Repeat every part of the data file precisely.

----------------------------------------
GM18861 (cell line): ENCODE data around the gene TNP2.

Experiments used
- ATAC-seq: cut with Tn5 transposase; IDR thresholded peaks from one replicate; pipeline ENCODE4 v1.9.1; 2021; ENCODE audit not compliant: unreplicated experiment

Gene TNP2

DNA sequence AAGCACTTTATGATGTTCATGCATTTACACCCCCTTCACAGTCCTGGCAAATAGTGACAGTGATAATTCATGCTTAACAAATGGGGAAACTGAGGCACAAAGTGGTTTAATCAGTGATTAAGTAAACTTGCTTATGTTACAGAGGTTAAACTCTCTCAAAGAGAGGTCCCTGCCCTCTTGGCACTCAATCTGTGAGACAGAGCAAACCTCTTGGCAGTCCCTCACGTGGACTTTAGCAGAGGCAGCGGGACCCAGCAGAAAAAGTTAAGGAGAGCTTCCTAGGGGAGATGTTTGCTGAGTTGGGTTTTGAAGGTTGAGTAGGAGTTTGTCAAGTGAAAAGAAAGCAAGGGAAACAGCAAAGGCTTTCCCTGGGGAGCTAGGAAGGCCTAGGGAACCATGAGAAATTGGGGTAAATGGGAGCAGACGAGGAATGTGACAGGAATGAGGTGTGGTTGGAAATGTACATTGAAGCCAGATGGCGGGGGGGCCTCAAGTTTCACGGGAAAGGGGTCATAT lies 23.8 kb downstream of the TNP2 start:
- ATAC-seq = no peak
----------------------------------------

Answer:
GM18861 (cell line): ENCODE data around the gene TNP2.

Experiments used
- ATAC-seq: cut with Tn5 transposase; IDR thresholded peaks from one replicate; pipeline ENCODE4 v1.9.1; 2021; ENCODE audit not compliant: unreplicated experiment

Gene TNP2

DNA sequence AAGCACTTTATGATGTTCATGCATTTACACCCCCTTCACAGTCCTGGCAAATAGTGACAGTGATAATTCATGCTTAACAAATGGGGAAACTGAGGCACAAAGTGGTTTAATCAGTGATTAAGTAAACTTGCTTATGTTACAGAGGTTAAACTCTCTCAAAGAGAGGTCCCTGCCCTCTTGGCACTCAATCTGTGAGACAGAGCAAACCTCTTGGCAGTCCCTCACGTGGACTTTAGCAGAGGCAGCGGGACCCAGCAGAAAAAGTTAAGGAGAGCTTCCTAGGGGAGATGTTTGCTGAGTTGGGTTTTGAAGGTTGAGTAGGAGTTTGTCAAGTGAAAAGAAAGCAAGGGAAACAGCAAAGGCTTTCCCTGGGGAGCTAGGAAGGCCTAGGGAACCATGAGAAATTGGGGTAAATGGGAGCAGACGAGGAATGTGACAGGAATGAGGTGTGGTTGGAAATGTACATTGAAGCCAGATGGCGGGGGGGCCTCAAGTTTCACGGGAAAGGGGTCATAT lies 23.8 kb downstream of the TNP2 start:
- ATAC-seq = no peak